by Amna El Tawil
Nancy Holten has been denied a second application for a Swiss passport because local residents find her extremely annoying. Holten is a vegan who constantly campaigns and objects the traditions that most Swiss residents find the dearest to them.
Holten was born in the Netherlands and moved to Switzerland when she was eight. She’s fluent in Swiss German and a mother whose children are Swiss citizens. According to the Local, a vegan, and supporter of animal rights, she gained a reputation in her community of Gipf-Oberfrick, in the canton of Aargau, after campaigning against cowbells, claiming they were damaging to cows’ health.
She has also objected to hunting and piglet racing and complained about the noise of church bells in the village, campaigns that have seen her regularly interviewed in the Swiss press over the past few years.
She said: “The sound that cowbells make is a hundred decibel. It is comparable with a pneumatic drill. We also would not want such a thing hanging close to our ears? The bells, which the cows have to wear when they walk to and from the pasture, are especially heavy. The animals carry around five kilograms around their neck. It causes friction and burns to their skin” according to Daily Mail.
The residents’ committee turned down her second application in November 2016, despite the fact she meets all legal requirements and the municipal and cantonal authorities having no formal objection.
The president of the local branch of the Swiss People’s Party, Tanja Suter, told the media that Holten has a “big mouth”. The commune did not want to give Holten the “present” of Swiss citizenship “if she annoys us and doesn’t respect our traditions”, said Suter.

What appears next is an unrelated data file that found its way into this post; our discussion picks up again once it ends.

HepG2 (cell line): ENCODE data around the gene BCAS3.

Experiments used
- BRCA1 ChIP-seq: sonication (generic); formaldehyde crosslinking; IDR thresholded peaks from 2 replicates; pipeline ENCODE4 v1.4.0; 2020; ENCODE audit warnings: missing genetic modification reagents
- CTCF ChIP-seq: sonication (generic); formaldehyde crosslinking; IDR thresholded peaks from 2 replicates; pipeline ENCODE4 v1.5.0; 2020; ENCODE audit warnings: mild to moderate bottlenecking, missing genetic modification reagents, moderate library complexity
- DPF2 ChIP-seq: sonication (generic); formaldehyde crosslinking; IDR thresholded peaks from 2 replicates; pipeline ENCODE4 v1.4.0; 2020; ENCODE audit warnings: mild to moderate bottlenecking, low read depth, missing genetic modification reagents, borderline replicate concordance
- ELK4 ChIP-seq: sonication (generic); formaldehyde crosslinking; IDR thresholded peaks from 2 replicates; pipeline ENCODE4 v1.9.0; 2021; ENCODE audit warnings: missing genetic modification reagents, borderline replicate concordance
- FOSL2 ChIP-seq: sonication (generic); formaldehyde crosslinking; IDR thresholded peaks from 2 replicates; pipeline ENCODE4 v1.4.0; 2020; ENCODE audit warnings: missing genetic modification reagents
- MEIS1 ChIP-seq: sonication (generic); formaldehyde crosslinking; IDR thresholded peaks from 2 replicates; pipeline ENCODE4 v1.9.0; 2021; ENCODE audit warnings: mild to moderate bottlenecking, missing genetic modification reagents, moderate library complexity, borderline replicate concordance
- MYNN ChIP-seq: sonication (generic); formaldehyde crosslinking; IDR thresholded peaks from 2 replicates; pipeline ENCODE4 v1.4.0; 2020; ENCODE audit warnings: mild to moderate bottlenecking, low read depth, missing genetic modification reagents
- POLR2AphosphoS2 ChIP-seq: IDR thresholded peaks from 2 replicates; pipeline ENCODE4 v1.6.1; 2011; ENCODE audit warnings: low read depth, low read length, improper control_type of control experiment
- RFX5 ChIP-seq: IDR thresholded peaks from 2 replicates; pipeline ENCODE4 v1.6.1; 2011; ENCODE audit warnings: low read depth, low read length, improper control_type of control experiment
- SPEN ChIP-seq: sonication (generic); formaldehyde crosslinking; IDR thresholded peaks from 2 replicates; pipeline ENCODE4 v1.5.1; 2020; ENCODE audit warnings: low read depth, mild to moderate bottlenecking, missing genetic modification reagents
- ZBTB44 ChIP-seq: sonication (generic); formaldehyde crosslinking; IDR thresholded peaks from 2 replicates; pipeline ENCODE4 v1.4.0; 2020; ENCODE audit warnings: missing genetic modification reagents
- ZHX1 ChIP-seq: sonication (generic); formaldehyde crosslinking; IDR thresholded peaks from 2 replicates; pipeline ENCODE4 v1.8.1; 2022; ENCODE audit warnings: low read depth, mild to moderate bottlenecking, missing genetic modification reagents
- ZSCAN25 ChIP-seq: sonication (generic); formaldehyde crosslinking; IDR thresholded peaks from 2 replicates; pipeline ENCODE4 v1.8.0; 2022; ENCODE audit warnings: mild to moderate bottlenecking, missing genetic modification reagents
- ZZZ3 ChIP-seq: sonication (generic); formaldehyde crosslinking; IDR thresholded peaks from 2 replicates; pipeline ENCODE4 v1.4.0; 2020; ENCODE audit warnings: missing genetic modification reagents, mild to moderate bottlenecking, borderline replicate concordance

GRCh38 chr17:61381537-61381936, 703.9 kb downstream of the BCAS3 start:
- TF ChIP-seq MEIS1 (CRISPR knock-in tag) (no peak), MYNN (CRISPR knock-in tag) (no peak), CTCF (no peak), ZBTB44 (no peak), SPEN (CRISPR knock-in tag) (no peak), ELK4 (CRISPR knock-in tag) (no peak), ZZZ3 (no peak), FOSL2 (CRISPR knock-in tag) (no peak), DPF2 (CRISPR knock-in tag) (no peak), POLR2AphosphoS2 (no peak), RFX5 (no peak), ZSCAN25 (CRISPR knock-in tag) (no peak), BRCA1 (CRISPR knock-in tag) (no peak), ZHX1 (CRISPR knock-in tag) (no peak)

In fact, many residents wonder why Nancy Holten wants to be a Swiss citizen in the first place since she objects the country’s traditions and doesn’t want to accept them.
Under Swiss law, citizenship applicants are required to speak a national language, respect Swiss law, and order and be well integrated into the community, a requirement that appears to be a matter of opinion in some cases.
In May 2016 a Kosovan family who were long-term residents in the canton of Basel-Country had their application for citizenship opposed by the residents’ committee, in part because they wore jogging bottoms around town. And in 2014 an American expat who had lived in Switzerland for 43 years had his citizenship application turned down as it was judged he wasn’t sufficiently integrated – he could not name lakes in his canton or the largest employer in his town.
It is important to bear in mind that only 20% of the Swiss population is foreign. Most of the foreigners have been in Switzerland for many years, and around a third of them were born in Switzerland. It is still very difficult to be granted Swiss citizenship and being born in the country does not give the children or even the grandchildren of immigrants the automatic right to be Swiss.
On her Instagram profile, Nancy Holten usually posts photos of vegan foods and her lifestyle, but she did make a political statement saying: “Trump’s victory shows the reflection of the intellectual development of today’s American population.”
Holten said she won’t give up campaigning for a Swiss passport.